Recipe: Gluten-free Sourdough Granola


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For a quick, fermented breakfast, this sourdough granola really hits the spot. The oats are fermented while the seeds are soaked and activated. It all comes together to create an easy-to-digest crunchy cereal, plus it’s gluten-free!

20 minutes

120 minutes



Gluten-Free Sourdough Starter

Sourdough Gluten-Free Sourdough Starter

Gluten-Free Sourdough Starter Culture


Not eating gluten? No problem! With the help of our gluten free sourdough starter culture, you can make tangy, fluffy sourdough bread that’s gluten-free.

The GF sourdough starter is an heirloom culture, meaning you'll make endless bread dough all from one starter! Just add water and gluten-free flour.  

Sourdough is perfect for beginners, and this gluten free sourdough bread starter is a very forgiving culture and one of the easiest to work with!

Grey Celtic Sea Salt



  • 3 cups thick rolled oats, certified gluten-free
  • 1 cup gluten-free sourdough starter
  • 3/4 cups coconut oil, divided
  • 3/4 cups liquid honey, divided
  • 1 1/2 cups pumpkin seeds, soaked overnight to activate
  • 1 1/2 cups sunflower seeds, soaked overnight to activate
  • 1 Tbsp. cinnamon
  • 2 tsp. vanilla extract
  • 2 tsp. sea salt


  1. Combine rolled oats, gluten-free sourdough starter, 1/2 cup coconut oil, and 1/2 cup honey in a medium bowl. Stir well to fully incorporate all ingredients and then press down into bowl. The oats will not be completely saturated in liquid but instead should be moistened by the surrounding ingredients. Cover bowl tightly and place in a warm spot in your kitchen.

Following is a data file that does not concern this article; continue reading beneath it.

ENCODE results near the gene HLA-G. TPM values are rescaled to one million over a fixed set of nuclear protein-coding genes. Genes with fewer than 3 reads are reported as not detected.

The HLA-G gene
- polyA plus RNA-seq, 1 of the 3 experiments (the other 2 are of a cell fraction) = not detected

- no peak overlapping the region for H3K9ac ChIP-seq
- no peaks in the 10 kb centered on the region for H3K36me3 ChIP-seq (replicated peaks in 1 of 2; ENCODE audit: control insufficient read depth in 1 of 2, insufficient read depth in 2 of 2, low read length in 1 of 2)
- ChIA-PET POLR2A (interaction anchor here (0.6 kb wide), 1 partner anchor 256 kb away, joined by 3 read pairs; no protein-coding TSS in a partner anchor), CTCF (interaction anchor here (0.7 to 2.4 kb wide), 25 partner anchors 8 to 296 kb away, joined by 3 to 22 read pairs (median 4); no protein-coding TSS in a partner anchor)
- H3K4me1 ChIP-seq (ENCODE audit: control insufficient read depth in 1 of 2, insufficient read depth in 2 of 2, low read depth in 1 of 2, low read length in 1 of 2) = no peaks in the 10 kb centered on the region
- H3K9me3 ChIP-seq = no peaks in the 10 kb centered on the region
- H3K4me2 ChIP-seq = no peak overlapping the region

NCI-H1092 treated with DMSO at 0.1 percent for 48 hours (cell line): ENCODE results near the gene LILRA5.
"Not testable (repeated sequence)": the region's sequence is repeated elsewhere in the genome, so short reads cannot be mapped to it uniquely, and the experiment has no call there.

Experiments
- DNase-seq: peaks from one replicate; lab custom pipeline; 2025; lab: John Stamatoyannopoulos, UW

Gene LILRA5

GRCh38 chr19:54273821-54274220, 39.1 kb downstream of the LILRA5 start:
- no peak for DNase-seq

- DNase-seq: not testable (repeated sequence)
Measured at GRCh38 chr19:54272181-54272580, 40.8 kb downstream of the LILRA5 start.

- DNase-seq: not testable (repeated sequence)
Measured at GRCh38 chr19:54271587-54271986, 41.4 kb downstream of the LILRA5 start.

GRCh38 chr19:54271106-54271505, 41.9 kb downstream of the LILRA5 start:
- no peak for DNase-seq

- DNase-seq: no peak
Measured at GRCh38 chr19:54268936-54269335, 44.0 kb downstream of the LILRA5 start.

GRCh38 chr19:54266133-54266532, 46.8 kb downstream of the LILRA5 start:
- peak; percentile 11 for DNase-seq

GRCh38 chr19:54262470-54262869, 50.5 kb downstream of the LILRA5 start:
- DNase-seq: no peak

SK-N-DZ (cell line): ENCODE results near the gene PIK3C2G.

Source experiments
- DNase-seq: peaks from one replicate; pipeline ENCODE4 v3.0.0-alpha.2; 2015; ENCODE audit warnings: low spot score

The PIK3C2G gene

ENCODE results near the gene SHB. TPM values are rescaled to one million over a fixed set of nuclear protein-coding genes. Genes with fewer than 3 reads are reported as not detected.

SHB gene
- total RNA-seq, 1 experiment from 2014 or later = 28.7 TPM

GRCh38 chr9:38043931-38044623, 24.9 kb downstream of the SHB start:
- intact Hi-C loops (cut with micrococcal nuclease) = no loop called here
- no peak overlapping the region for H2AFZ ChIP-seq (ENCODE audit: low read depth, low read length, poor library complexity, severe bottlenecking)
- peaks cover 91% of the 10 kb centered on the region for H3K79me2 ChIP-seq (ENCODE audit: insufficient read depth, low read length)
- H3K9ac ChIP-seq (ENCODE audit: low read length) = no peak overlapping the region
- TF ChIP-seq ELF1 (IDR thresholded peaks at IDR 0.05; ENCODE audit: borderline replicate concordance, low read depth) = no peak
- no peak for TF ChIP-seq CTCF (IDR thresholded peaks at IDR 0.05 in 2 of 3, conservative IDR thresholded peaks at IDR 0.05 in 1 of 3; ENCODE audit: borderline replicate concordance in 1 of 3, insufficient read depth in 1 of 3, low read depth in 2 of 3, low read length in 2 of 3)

2. Allow mixture to ferment for 8-24 hours, depending on preference. A shorter fermentation period will create a barely detectable tang. A full day of fermentation will create a noticeable sourdough flavor.
  3. Place the seeds in a medium bowl and cover with 4-6 cups of water, or enough water so that seeds are covered in twice their volume of water. After 8-12 hours of soaking, drain and rinse these. If fermenting the oat mixture longer, return the seeds to the bowl with fresh water and allow them to soak until the oat mixture is done fermenting. In this case, the seeds will just be on the verge of sprouting. Rinse and drain seeds thoroughly when ready to bake granola.
  4. When ready to bake, preheat oven to 200 degrees F and line two baking sheets with parchment paper. Break up the fermented oat mixture in the bowl with a fork. It will be slightly crumbly and a bit doughy. Add in the soaked and drained seeds, cinnamon, vanilla extract, sea salt, and remaining 1/4 cup of both the coconut oil and honey. Mix all ingredients well to combine.
  5. Divide the granola dough between the two pans and spread out the mixture as thinly as possible. Use a spatula to create an even layer.
  6. Place granola in the oven for 2 hours. Remove pans from oven and break up the granola with a spatula. It will still be quite soft so just make sure that you are breaking up any large clumps and spreading it back out to continue to bake evenly.
  7. Return the pans to the oven for 2 more hours. After this baking period is up, remove pans from the oven and check the consistency of the granola. If it is dry and crisp, it is done cooking. If not, return it to the oven and check on it every 30 minutes until it appears done.
  8. Allow it to cool completely on the pans before moving to an airtight container for storage.

Note: The granola can be stored at room temperature if it has dried out sufficiently. If the granola is under-baked for any reason, it should be stored in an airtight container in the refrigerator.

 download our gluten-free sourdough guide and recipe books

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